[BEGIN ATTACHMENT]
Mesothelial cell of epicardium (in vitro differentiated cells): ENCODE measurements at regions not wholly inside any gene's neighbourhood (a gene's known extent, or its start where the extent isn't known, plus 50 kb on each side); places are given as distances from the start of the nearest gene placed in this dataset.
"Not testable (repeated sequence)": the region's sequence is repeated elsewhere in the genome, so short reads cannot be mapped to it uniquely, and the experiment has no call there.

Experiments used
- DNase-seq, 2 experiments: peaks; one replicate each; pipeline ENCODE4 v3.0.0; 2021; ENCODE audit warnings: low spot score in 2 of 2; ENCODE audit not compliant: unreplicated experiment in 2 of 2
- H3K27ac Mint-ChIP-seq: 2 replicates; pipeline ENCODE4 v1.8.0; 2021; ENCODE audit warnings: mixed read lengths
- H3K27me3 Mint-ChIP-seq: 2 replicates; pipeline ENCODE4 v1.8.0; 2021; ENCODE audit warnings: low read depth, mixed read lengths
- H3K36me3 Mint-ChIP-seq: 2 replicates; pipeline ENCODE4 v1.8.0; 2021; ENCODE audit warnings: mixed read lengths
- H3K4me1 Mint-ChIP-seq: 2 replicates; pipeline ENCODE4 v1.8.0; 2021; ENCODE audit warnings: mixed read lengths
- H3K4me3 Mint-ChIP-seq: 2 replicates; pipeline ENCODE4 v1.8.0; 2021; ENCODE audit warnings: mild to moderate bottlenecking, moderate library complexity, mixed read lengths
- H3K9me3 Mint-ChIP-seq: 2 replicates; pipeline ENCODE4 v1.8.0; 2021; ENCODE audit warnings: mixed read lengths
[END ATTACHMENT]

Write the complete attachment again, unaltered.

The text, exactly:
Mesothelial cell of epicardium (in vitro differentiated cells): ENCODE measurements at regions not wholly inside any gene's neighbourhood (a gene's known extent, or its start where the extent isn't known, plus 50 kb on each side); places are given as distances from the start of the nearest gene placed in this dataset.
"Not testable (repeated sequence)": the region's sequence is repeated elsewhere in the genome, so short reads cannot be mapped to it uniquely, and the experiment has no call there.

Experiments used
- DNase-seq, 2 experiments: peaks; one replicate each; pipeline ENCODE4 v3.0.0; 2021; ENCODE audit warnings: low spot score in 2 of 2; ENCODE audit not compliant: unreplicated experiment in 2 of 2
- H3K27ac Mint-ChIP-seq: 2 replicates; pipeline ENCODE4 v1.8.0; 2021; ENCODE audit warnings: mixed read lengths
- H3K27me3 Mint-ChIP-seq: 2 replicates; pipeline ENCODE4 v1.8.0; 2021; ENCODE audit warnings: low read depth, mixed read lengths
- H3K36me3 Mint-ChIP-seq: 2 replicates; pipeline ENCODE4 v1.8.0; 2021; ENCODE audit warnings: mixed read lengths
- H3K4me1 Mint-ChIP-seq: 2 replicates; pipeline ENCODE4 v1.8.0; 2021; ENCODE audit warnings: mixed read lengths
- H3K4me3 Mint-ChIP-seq: 2 replicates; pipeline ENCODE4 v1.8.0; 2021; ENCODE audit warnings: mild to moderate bottlenecking, moderate library complexity, mixed read lengths
- H3K9me3 Mint-ChIP-seq: 2 replicates; pipeline ENCODE4 v1.8.0; 2021; ENCODE audit warnings: mixed read lengths